Immunogold labelling reactions were performed on semithin sections for LM and on ultrathin sections for TEM according to the procedure of Lucas et al. (1992) and Vivo et al. (1989), respectively. A rabbit polyclonal antibody raised against whole Bradyrhizobium sp. (Lupinus) ISLU16 cells (Lucas, 1992) was used as primary antibody (1 : 30 000 dilution). Goat antirabbit IgG coupled to colloidal gold (5 nm for LM, 15 nm for TEM, British Biocell International, Cardiff, UK) was used as secondary antibody. Controls were performed in the absence of primary antibody. Silver enhancement reactions were carried out for LM (Silver Enhancing Kit, British Biocell International, Cardiff, UK) and tissue was stained with 0.1% (w/v) basic fuchsine in 5% (v/v) ethanol.
Low-Temperature Scanning Electron Microscopy (LTSEM)
Small portions of inoculated roots were attached to a sampler for LTSEM with a special adhesive (Gurr®, OCT, BDH, Poole, UK) and immediately cryofixed by immersion in slush nitrogen (−196°C), vacuum-cryo-transferred to a −90°C chamber and gold coated. The samples were then transferred to the observation chamber of a Zeiss Digital Scanning Microscope DSM960 (Oberkochen, Germany) where they were observed at low temperature with secondary and back-scattered electrons.
Fluorescence and confocal microscopy
Small portions of roots inoculated with GFP-labelled M. loti were collected (1–14 dai) and embedded in 6% agarose in PBS buffer, pH 7,4 (Sambrook et al., 1989). Sections were cut at 50 µm with a vibratome and observed under blue light with a Zeiss Axiophot fluorescence photomicroscope (Oberkochen, Germany). The filter set for fluorescence microscopy consisted of a 450–490 nm band-pass excitation filter and a barrier filter with 590-nm long pass cutoff. Propidium iodide-stained sections were observed and photographed with a Leitz DM IRB inverted epifluorescence microscope connected to a Leica TCS 4D confocal system (Bannockburn, IL, USA). GFP was excited with the 488-nm laser line, and the barrier filter had a 525-nm cutoff. Propidium iodide-stained tissue was excited with the 568-nm laser line, and the barrier filter had a 590-nm long pass cutoff. Serial optical sections for both excitation wavelengths were performed and confocal images were reconstructed and combined with the confocal system software.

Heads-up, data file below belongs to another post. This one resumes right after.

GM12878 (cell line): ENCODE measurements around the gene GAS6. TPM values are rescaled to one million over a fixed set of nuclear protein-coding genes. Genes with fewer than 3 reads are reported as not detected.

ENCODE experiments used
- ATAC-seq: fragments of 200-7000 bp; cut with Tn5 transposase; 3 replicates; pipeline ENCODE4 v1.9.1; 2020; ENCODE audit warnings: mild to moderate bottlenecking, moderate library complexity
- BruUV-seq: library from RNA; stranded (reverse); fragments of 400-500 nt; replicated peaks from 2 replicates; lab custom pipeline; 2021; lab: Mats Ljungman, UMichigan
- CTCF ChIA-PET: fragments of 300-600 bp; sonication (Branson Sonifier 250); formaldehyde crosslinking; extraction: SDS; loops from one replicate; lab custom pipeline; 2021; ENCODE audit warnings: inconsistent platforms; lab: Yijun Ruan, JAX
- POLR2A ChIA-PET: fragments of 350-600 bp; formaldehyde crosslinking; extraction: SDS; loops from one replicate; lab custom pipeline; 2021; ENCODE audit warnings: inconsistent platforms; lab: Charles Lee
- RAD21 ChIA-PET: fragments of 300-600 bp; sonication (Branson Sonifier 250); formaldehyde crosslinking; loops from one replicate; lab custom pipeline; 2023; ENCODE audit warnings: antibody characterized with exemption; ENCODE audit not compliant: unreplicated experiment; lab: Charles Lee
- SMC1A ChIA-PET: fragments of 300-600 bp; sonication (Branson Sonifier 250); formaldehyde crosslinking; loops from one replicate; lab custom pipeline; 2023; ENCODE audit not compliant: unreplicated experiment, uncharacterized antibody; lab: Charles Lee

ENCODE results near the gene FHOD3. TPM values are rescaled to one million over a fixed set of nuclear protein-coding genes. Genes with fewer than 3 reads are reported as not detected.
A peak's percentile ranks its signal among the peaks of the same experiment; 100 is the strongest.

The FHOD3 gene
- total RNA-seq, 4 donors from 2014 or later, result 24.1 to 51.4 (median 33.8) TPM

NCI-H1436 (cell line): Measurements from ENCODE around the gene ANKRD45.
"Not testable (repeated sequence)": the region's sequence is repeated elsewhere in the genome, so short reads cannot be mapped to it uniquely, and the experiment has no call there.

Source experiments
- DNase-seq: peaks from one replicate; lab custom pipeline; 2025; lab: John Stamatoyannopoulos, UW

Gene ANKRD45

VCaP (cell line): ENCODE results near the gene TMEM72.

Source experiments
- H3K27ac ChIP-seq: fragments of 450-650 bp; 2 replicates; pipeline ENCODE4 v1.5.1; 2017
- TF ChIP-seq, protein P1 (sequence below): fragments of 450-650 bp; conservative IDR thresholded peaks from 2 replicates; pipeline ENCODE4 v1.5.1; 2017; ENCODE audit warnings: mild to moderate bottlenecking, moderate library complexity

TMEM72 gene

GFP labelling of rhizobia
Attempts to transform the typical lupin symbiont Bradyrhizobium sp. (Lupinus), in order to obtain GFP-labelled bacteria, were unsuccessful. Transformation procedures such as conjugal mating, heat shock, electroporation and freeze-thaw method (Hofgen & Willmitzer, 1988) were performed with an array of GFP plasmids. Different bacterial strains and experimental conditions were employed.
Conversely, a Mesorhizobium loti strain (NZP2037) that nodulates lupin roots was readily transformed by electroporation with plasmid pHC60 (Cheng & Walker, 1998). This plasmid constitutively expresses a variant of the green fluorescent protein (GFP-S65T) and contains a 0.8-kb fragment of the stabilization region from the broad-host-range plasmid RK2 (Weinstein et al., 1992), that permits its maintenance in rhizobial cells in planta with no antibiotic selection. Mesorhizobium loti NZP2037 cells harbouring plasmid pHC60 strongly expressed GFP-S65T during nodulation, thus allowing visualization of the bacteria on the root surface and within the root cortex. We used both GFP-labelled M. loti, an incompatible strain leading to nonfunctional nodules, and Bradyrhizobium sp. (Lupinus) to monitor infection and early nodule morphogenesis.
Colonization of Lupinus albus roots
Rhizobial colonization of the root surface was already evident 4 d after inoculation (dai). Rhizobia accumulated preferentially in the root hair portion of the main root, c. 10–15 mm from the root apex. Rhizobia were attracted to specific areas of the root where they actively proliferated, probably in response to the secretion of mucilaginous exudates by the plant. Bacteria were often found embedded in this mucilaginous material (Fig. 1a), which was shown to be polysaccharide by basic fuchsine staining (Fig. 1b,c). Rhizobia had to penetrate the mucigel layer in order to gain access to the root cells. Once on the root surface, rhizobia accumulated mainly in the junctions of root hair cells and adjacent epidermal cells (Fig. 1c,d). To verify unequivocally the presence of Bradyrhizobium sp. (Lupinus) ISLU16, specific immunolocalization reactions were performed. Fig. 1(b,c) show the peripheral immunolabelling, as visualized by the silver enhancement technique under light microscopy. Neither infection threads nor curled root hairs were observed, thus suggesting an alternative mode of infection. It was possible, however, to observe some noncurled root hairs being colonized by rhizobia.
GFP-labelled Mesorhizobium loti colonized the root surface in the same manner and laser confocal microscopy revealed that colonization was superficial and bacteria did not penetrate the root hair cell (Fig. 1d).
Infection process and nodule initiation